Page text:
This is fundamentalism in the sense of a frequently intolerant religiosity that departs from core values of compassion, justice and benevolence that characterise all the world faiths.
The Western media often gives the impression that such a fundamentalism is a purely Islamic phenomenon. This is not the reality. Fundamentalism is a global fact and has surfaced in every major faith in response to issues and problems of modernity. There is fundamentalist Judaism, fundamentalist Christianity, fundamentalist Hinduism, fundamentalist Buddhism, fundamentalist Sikhism and even fundamentalist Confucianism.
A United Nations official recently described the ongoing persecution of Muslims in Myanmar as ethnic cleansing, while others call it an unfolding genocide. This alleged extermination of a distinct ethnic and religious entity is taking place in a Buddhist majority country where, ironically, the monks are known for their courageous stand against military dictatorship and active commitment to democracy.
The repression of the Muslim minority is both repulsive and deeply saddening because Siddhartha Gautama, the founder of Buddhism, wandered through the world as a refugee in search of understanding. He renounced his princely title and became a monk in the hope of comprehending the truth of the world around him, eventually becoming the Buddha, or “Enlightened One”.
The cardinal practice of Buddhism is “Sila”, or virtue, good conduct and morality. The Sila is based on two fundamental principles – of universal equality among living beings and of reciprocity (do onto others as you would wish them to do onto you). The Buddha’s Four Noble Truths explore human suffering. The foremost Buddhist precept to live by is “Do not kill”. This is translated as “Not harming” or ahimsa. Righteous action in Buddhism includes moral restraint refraining from committing violent acts.
Of all the moral precepts instilled in Buddhist monks, the vow not to kill comes first, and the principle of non-violence is arguably more central to Buddhism than to any other major religion. So why have monks been using hate speech against Muslims and joining mobs that have left dozens dead?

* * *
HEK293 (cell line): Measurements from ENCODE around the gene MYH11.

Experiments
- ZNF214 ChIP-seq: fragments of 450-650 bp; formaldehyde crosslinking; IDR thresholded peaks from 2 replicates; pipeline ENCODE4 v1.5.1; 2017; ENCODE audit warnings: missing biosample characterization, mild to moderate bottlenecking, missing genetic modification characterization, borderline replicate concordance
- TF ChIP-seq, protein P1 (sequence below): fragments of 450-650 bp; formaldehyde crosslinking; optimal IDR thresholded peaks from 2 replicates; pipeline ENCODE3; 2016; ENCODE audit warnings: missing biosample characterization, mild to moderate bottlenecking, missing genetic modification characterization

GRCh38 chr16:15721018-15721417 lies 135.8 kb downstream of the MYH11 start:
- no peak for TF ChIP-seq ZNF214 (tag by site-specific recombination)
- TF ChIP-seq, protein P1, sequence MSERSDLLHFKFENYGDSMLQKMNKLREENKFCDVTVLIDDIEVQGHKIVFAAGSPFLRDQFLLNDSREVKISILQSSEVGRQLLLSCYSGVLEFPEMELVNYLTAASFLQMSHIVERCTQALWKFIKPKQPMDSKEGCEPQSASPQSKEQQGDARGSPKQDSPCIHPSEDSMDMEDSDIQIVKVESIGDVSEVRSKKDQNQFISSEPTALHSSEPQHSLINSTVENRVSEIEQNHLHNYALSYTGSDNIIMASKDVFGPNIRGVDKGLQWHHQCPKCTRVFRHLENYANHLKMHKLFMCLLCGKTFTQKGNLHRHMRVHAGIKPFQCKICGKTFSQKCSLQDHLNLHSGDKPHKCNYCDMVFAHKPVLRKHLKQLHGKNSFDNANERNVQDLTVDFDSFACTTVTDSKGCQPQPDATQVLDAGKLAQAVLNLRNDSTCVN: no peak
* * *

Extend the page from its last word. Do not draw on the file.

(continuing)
The hostility in Myanmar is spearheaded by the 969 group, led by the monk Ashin Wirathu, who was jailed in 2003 for inciting religious hatred. Released in 2012, he has referred to himself bizarrely as “the Burmese Bin Laden”. The question is, are not Buddhist monks meant to be the good guys of religion? As mentioned earlier, aggressive thoughts are inimical to all Buddhist teachings. Buddhism even comes equipped with a practical way to eliminate them. Through meditation the distinction between your feelings and those of others should begin to dissolve, while your compassion for all living things grows.
The ground reality is that, however a religion starts out, sooner or later it enters into a Faustian pact with state power. Buddhist monks looked to kings, the ultimate wielders of violence, for the support, patronage and order that only they could provide. Kings looked to monks to provide the popular legitimacy that only such a high moral vision can confer. The end result would appear ironic because if there is a strong sense of the overriding moral superiority of one’s world view, then the need to protect and advance it can seem the most important duty of all.
Discerning citizens of the world would hope that the Buddhist monks, a very important plank in Myanmar’s struggle for democracy, would rise to the occasion and stick to the teachings of the Buddha – “not to do any evil; to cultivate good; to purify one’s heart”. Buddhists value wisdom and compassion most of all virtues. Let the monks of Myanmar stand high and prove once again that ahimsa is the bedrock of compassion. They surely can ascend the high moral ground by effectively helping to shake-off the racist, rage-driven bigotry.
Published : December 07, 2016
By : Muhammad Nurul Huda The Daily Star Asia News Network